Gros Michel banana
|Musa acuminata 'Gros Michel'|
Approximately 30 Gros Michel Bananas in various stages of ripening on a counter in 2018
|Cultivar group||AAA Group|
Gros Michel, often known as Big Mike, and literally Fat Michel in French, is an export cultivar of banana and was, until the 1950s, the main variety grown. The physical properties of the Gros Michel make it an excellent export produce; its thick peel makes it resilient to bruising during transport and the dense bunches that it grows in make it easy to ship.
Its official designation is Musa acuminata (AAA Group) 'Gros Michel'.
- Musa acuminata L. cv. 'Gros Michel'
- Musa × paradisiaca L. cv. 'Gros Michel'
Gros Michel is known as Guineo Gigante, Banano, and Plátano Roatán in Spanish. It is also known as Pisang Ambon in Malaysia and Indonesia, Thihmwe in Burma, Chek Ambuong in Cambodia and Kluai hom thong in Thailand.
Early popularity and decline
French naturalist Nicolas Baudin carried a few corms of this banana from Southeast Asia, depositing them at a botanical garden on the Caribbean island of Martinique. In 1835, French botanist Jean François Pouyat carried Baudin's fruit from Martinique to Jamaica. Gros Michel bananas were grown on massive plantations in Honduras, Costa Rica, and elsewhere in Central America.
This variety was once the dominant export banana to Europe and North America, grown in Central America, but in the 1950s, Panama disease, a wilt caused by the fungus Fusarium oxysporum f.sp. cubense, wiped out vast tracts of Gros Michel plantations in Central America, though it is still grown on non-infected land throughout the region. The Gros Michel was replaced on Central American plantations and in U.S. grocery stores by the Cavendish.
By the 1960s, the exporters of Gros Michel bananas were unable to keep trading such a susceptible cultivar, and started growing resistant cultivars belonging to the Cavendish subgroup (another Musa acuminata AAA).
The original Gros Michel variety is a top export for producing countries in Malaysia and Thailand, with the grade A bananas being exported to Japan, and increasingly to China.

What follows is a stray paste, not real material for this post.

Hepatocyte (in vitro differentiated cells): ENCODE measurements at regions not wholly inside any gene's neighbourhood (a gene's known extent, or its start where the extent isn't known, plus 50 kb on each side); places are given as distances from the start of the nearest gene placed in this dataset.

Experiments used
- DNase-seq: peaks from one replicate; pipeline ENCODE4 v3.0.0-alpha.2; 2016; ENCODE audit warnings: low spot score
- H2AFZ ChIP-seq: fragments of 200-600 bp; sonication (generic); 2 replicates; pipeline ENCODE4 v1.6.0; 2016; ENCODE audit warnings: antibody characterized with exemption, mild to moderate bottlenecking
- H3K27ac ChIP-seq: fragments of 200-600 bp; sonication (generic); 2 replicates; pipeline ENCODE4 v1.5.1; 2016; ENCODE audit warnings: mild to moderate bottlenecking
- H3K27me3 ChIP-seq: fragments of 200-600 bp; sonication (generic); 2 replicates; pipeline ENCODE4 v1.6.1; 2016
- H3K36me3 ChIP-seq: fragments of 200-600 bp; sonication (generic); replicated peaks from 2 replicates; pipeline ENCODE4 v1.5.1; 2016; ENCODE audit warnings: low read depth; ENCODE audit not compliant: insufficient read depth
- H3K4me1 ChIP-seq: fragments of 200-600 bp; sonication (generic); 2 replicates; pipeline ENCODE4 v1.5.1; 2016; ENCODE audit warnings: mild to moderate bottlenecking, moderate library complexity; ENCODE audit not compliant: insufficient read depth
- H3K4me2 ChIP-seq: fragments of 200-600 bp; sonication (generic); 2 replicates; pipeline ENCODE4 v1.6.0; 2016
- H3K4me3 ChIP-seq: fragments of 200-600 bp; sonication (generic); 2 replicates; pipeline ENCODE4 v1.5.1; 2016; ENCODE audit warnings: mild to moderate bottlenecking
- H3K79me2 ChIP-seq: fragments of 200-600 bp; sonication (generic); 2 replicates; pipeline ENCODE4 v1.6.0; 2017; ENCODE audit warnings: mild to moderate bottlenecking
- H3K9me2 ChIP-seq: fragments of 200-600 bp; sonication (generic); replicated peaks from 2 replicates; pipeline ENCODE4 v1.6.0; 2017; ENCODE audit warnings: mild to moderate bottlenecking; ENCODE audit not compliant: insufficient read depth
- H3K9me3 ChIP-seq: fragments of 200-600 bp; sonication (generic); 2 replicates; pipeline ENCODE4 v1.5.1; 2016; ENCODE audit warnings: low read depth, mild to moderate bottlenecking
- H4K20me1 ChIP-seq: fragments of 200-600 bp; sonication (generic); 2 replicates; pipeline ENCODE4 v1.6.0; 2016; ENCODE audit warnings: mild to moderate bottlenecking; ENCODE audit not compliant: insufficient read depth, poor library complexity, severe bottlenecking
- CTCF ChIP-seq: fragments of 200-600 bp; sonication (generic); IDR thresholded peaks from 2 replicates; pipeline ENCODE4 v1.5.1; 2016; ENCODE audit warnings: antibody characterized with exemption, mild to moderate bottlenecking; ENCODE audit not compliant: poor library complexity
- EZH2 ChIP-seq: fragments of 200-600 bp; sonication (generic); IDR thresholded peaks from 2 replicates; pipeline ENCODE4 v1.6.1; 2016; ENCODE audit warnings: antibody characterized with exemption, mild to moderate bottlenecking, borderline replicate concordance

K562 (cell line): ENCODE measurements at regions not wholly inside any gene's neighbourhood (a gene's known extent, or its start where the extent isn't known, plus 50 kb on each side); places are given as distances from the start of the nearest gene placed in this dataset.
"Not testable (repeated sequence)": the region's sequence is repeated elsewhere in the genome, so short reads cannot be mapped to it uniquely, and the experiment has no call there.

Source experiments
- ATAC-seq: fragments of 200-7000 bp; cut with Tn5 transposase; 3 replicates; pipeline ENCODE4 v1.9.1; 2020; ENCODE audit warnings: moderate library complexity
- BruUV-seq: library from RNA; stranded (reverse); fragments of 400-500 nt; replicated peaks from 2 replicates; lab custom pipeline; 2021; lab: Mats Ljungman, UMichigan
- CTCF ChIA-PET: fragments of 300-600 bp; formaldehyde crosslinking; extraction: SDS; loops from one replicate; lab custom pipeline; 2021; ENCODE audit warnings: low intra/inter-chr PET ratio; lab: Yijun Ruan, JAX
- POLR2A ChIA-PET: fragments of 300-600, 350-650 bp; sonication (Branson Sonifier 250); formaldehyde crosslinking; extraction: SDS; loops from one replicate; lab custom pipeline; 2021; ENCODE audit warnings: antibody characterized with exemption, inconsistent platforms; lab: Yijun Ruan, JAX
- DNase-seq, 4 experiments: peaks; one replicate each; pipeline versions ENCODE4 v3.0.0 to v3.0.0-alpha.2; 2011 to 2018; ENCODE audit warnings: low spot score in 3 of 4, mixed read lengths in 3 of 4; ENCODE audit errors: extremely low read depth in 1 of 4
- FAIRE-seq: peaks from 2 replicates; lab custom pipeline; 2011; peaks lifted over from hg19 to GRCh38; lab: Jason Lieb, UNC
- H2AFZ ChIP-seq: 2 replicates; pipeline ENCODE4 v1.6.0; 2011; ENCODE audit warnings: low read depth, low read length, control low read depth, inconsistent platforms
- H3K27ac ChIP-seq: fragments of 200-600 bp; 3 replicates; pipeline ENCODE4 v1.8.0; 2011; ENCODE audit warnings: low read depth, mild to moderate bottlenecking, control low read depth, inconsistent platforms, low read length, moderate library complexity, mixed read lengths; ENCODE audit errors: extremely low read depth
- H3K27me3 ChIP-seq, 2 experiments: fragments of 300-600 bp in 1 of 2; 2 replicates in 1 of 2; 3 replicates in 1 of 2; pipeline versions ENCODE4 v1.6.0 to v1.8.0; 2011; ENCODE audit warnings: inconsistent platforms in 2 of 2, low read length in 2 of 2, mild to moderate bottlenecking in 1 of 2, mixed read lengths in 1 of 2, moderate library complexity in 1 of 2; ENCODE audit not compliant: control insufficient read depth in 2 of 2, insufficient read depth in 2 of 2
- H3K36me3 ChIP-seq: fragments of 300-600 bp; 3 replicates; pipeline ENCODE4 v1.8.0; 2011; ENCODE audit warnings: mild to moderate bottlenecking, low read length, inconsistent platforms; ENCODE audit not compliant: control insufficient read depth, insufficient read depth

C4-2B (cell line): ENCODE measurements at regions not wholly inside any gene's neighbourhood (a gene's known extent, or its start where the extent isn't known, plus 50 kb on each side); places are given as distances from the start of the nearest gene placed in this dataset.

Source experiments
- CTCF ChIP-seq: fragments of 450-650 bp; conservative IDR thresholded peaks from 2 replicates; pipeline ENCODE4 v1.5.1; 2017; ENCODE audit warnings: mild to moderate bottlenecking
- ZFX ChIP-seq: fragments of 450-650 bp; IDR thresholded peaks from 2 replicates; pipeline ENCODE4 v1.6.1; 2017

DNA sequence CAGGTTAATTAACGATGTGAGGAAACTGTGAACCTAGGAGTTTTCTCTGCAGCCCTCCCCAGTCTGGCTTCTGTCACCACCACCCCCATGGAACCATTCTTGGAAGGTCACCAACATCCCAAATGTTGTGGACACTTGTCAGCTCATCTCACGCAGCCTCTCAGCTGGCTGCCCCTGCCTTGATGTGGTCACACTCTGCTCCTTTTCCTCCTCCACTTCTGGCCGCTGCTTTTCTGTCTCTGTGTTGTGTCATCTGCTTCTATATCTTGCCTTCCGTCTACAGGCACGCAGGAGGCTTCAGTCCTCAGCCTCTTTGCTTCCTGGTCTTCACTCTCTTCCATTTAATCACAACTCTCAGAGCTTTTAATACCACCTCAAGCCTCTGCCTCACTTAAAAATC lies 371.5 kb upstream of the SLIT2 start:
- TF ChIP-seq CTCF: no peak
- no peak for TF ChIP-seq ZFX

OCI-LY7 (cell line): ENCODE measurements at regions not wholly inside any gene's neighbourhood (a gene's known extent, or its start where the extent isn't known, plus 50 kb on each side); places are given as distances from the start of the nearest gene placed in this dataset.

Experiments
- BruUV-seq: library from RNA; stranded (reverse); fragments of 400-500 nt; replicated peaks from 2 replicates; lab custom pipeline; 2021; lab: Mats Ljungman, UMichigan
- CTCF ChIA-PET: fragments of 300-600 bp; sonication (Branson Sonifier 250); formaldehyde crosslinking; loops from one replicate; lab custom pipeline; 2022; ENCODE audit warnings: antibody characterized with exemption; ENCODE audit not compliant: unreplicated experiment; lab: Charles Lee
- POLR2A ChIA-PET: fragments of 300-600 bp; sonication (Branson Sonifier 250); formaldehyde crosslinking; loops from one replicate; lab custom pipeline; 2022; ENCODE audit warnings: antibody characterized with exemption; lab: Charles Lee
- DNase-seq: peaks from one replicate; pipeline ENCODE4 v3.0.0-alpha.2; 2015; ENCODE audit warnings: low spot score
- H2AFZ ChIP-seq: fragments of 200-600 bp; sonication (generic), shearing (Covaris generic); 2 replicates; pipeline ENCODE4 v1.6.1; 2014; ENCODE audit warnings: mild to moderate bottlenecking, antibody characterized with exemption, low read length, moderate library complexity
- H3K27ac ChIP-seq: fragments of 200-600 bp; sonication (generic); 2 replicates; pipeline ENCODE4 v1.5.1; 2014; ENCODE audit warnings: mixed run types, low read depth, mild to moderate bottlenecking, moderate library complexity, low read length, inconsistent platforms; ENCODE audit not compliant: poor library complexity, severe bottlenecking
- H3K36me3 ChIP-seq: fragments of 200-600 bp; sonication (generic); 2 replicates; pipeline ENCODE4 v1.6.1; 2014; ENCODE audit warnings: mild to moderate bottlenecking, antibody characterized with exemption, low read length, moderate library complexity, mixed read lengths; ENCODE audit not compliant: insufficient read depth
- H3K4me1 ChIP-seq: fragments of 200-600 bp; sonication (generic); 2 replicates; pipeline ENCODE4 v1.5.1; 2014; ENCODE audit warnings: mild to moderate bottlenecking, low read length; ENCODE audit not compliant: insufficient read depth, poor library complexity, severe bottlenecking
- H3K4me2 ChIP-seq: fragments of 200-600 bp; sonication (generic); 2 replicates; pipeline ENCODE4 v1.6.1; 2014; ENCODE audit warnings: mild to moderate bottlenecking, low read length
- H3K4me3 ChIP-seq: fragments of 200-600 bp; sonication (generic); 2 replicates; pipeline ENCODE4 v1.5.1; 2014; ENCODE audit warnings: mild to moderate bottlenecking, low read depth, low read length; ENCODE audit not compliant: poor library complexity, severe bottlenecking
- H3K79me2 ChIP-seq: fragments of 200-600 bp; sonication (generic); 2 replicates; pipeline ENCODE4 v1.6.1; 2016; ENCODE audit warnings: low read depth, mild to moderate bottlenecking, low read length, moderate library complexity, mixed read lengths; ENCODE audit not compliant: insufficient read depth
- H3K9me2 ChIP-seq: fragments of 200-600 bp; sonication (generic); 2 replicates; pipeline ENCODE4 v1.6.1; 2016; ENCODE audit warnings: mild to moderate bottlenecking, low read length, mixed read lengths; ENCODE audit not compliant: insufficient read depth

The Honduras Foundation for Agricultural Research set out to breed Panama Disease resistant Gros Michel bananas, and after initial problems due to poor agronomic characteristics of the plants from which the pollen was taken (male parent), they developed an improved diploid (SH-3142) which served as the male parent for the development of various hybrids (FHIA-01, FHIA-18, FHIA-21 and FHIA-250). The hybrids released so far have good bunch and agronomic characteristics, are resistant or tolerant to Fusarium wilt and are being grown in a wide range of agro-ecological conditions in Africa, Latin America and Australia.
An urban legend states that artificial banana flavour tastes "fake" because it was intended to mimic the flavour of the Gros Michel and not the Cavendish banana. This is due to the main chemical in banana flavoring being isoamyl acetate, the same chemical found in all bananas. The compound isoamyl acetate is popular due to its versatility and ease of use. It is perceived to be closer in taste to a Gros Michel banana due to that strain having a higher concentration of that chemical and fewer "volatile components" that are found in other bananas. The Cavendish banana has a lot more complexity in its makeup, and therefore tastes less like pure isoamyl acetate. Whether or not banana flavorings were purposely designed to taste more like Gros Michel is unknown.
"Yes! We Have No Bananas", a novelty song about a grocer from the 1922 Broadway revue Make It Snappy, is said to have been inspired by a shortage of Gros Michel bananas, which began with the infestation of Panama disease early in the 20th century.
- Banana cultivar groups
- Grand Nain (Chiquita banana)
- Banana breeding impeded by triploidy
- Cooking plantain
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- "Fundación Hondureña de Investigación Agrícola – FHIA – Knowledge and news on bananas from ProMusa". promusa.org.
- Chris Baraniuk (2014). "The Secret of fake flavours". BBC. Retrieved 2015-09-29.
- Koeppel, Dan (19 June 2005). "Can This Fruit Be Saved?". Popsci.com. Archived from the original on 21 February 2014. Retrieved 2008-06-22.